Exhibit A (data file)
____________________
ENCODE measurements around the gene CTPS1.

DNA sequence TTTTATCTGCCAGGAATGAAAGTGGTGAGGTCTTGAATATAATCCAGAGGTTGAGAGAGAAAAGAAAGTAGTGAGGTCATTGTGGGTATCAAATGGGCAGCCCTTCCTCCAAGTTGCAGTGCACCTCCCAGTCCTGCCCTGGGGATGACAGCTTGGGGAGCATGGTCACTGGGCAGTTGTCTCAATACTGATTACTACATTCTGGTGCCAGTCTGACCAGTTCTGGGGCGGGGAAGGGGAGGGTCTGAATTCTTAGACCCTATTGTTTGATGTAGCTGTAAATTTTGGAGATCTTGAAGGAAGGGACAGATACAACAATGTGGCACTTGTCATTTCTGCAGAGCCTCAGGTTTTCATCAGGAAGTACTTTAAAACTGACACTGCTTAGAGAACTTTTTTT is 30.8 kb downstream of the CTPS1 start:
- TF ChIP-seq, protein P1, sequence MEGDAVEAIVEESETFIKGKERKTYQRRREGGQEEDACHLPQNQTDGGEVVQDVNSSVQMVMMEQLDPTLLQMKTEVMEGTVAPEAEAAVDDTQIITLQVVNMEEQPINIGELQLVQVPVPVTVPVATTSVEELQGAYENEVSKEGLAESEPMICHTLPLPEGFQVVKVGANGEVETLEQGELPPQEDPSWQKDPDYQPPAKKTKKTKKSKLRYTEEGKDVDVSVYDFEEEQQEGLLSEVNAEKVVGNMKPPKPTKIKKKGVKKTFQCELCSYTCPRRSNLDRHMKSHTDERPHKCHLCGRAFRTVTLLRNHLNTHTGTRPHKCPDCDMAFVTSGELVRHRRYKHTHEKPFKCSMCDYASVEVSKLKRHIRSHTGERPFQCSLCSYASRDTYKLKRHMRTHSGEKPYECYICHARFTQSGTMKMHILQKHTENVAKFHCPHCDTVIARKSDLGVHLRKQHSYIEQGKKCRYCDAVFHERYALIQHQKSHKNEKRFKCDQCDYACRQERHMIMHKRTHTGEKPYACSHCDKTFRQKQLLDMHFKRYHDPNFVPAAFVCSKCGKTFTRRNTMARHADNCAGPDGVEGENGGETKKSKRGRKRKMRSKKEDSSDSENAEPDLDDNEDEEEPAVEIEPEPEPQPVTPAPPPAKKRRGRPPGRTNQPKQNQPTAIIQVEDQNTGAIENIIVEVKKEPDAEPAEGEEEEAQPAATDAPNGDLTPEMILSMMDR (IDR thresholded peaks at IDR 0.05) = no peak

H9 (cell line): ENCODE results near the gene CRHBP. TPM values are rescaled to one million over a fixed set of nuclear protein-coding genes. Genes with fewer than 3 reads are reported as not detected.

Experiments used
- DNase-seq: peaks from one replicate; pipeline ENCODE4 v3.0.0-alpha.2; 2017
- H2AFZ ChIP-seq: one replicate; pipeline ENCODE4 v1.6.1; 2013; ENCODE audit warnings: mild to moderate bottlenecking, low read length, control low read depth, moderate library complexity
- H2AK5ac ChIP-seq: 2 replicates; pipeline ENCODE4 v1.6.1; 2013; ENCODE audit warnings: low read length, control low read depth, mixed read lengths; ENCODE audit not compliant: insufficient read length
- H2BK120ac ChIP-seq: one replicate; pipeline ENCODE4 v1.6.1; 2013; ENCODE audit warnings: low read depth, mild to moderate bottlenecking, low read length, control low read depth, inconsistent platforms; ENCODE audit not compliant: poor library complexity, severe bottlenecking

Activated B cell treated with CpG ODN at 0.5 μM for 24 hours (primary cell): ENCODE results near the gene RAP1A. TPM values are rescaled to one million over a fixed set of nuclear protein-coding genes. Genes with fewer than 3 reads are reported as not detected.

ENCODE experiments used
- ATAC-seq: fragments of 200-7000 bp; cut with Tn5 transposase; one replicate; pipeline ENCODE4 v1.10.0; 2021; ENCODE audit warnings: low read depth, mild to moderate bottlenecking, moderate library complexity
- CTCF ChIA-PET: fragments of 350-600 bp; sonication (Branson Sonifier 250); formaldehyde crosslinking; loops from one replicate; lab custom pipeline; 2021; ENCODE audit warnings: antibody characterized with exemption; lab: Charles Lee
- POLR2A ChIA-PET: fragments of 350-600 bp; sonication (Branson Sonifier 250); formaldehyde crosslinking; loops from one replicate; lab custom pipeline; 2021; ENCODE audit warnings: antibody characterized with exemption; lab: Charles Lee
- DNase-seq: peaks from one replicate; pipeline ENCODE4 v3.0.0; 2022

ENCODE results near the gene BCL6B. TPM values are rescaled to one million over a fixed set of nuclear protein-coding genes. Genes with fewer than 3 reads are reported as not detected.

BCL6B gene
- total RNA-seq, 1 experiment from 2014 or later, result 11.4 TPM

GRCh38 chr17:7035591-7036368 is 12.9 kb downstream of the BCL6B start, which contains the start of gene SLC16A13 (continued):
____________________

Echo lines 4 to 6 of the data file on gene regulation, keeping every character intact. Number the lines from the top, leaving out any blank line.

H9 (cell line): ENCODE results near the gene CRHBP. TPM values are rescaled to one million over a fixed set of nuclear protein-coding genes. Genes with fewer than 3 reads are reported as not detected.

Experiments used
- DNase-seq: peaks from one replicate; pipeline ENCODE4 v3.0.0-alpha.2; 2017